Hasty asked Patrick about reports that he was open to sports betting legislation if it had a sound fiscal basis, which Patrick said was “just absolutely not true.”
Patrick said that sports gaming legislation, according to the industry’s own figures, would likely create about $150 million in tax revenue per year, which would pay for only one half of one day’s worth of the state budget.
He made a similar point regarding casinos, saying that the tax revenue point is not a winning argument from his perspective.
“Casinos say they’ll generate about $700 million in tax dollars, a lot of money. But it’s equivalent to about three days out of 365 days a year of our total budget,” Patrick said.
Patrick also contended that legalized gambling is an issue imperiled by “competing interests.”
“That’s why it never goes anywhere, and so it’s not even an issue that’s going to see the light of day this session,” the lieutenant governor said.
On Monday, Sen. Roland Gutierrez (D-San Antonio) filed Senate Joint Resolution (SJR) 36, which would give Texas voters the opportunity in November to vote for or against an amendment to the Texas Constitution “authorizing the operation of 12 casinos in this state by licensed persons in counties that have approved casino gaming.”
Senate Bill (SB) 616, Gutierrez’s other piece of legislation, would be contingent on the approval of SJR 36.
The proposals would not grant freewheeling legalization of casinos but would give the Texas Lottery Commission wide latitude to determine who is given one of the 12 available casino gaming operator licenses. Anyone who had a casino license would only be allowed to operate one casino.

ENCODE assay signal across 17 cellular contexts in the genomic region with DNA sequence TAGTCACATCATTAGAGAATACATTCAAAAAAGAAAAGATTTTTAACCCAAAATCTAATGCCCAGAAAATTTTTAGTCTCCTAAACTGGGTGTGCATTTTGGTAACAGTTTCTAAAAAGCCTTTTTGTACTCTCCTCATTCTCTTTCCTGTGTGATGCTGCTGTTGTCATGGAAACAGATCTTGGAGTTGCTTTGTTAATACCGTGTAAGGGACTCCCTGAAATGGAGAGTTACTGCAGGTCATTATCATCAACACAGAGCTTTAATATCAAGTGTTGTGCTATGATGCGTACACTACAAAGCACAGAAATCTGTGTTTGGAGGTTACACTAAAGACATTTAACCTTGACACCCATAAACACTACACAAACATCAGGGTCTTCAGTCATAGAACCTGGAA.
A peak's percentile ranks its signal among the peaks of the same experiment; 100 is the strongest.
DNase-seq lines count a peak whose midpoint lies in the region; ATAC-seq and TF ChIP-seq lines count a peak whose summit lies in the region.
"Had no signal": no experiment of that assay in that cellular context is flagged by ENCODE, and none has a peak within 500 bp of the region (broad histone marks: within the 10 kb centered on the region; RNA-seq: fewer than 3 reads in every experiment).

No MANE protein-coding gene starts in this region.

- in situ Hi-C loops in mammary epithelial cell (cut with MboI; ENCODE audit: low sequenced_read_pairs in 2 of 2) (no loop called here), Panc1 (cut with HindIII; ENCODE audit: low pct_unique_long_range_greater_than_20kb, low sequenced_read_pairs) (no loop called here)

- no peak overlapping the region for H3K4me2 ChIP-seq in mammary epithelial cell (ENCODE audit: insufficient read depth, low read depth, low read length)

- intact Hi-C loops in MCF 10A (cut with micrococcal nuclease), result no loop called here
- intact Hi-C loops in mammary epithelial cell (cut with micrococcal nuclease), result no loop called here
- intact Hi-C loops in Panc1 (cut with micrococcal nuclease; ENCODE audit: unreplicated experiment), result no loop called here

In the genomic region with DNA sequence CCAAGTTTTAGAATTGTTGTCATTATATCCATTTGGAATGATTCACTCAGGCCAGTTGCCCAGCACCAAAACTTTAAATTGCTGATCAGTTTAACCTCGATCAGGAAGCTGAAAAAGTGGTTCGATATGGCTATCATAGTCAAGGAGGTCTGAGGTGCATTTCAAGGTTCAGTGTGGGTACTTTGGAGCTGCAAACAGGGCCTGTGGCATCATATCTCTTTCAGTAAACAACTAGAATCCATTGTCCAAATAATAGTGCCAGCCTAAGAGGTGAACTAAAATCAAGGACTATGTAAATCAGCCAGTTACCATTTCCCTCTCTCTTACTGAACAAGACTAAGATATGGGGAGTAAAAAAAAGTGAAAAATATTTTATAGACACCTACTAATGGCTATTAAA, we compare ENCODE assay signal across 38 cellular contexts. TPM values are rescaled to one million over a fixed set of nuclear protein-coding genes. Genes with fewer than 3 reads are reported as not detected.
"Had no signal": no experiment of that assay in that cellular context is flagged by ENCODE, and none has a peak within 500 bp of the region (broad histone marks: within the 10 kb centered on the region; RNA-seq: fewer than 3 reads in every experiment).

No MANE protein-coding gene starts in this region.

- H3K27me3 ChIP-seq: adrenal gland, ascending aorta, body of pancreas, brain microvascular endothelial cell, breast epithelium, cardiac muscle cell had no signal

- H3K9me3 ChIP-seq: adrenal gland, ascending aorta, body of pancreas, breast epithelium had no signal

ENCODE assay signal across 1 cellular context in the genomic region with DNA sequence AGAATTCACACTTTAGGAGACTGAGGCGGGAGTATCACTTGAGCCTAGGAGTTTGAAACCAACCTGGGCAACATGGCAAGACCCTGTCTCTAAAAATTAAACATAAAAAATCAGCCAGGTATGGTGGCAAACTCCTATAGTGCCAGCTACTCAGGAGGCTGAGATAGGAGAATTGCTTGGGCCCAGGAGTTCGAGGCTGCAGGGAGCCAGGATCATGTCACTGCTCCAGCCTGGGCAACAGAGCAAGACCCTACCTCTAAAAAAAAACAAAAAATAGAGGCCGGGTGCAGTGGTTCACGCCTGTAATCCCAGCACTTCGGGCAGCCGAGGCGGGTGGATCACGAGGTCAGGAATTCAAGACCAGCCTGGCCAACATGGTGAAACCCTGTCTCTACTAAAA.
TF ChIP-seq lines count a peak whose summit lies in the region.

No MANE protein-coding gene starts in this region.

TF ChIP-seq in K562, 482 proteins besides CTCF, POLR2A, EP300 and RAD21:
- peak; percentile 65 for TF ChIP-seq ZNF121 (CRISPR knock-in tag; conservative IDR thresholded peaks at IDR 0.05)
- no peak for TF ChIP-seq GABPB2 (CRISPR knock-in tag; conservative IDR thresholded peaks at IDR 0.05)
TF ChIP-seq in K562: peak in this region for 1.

Local option elections to approve casinos in particular counties would be ordered by county commissioners’ courts at their own option or by a petition signed by a number of registered voters equal to three percent of the individuals who voted in the county during the most recent governor’s race.
SB 616 would also set up a special account for the tax revenue received from casinos, but does not stipulate that the funds must be appropriated for any specific purpose.
The bill would criminalize the playing of casino games by anyone under 18, and would make it a Class B misdemeanor for a casino employee to knowingly allow a minor to patronize the casino.
The bill would also make it a third-degree felony to illegally manipulate or tamper with a casino game.
The Texas Lottery Commission would be allowed to impose fines of up to $1,000 against casino operators for violations of state law or the commission’s rules. The administrative body would also have the authority to take other disciplinary steps, including revoking a casino license.
Disclosure: Unlike almost every other media outlet, The Texan is not beholden to any special interests, does not apply for any type of state or federal funding, and relies exclusively on its readers for financial support. If you’d like to become one of the people we’re financially accountable to, click here to subscribe.
Hayden Sparks is a reporter for The Texan. He has coached high school competitive speech and debate and has also been involved in community theater and politics. A native Texan, Hayden served as a delegate at the Republican Party of Texas Convention in 2016. He is on track to receive a bachelor’s degree in psychology from Liberty University. In his free time, Hayden is known to take walks around the neighborhood while listening to random music on Spotify.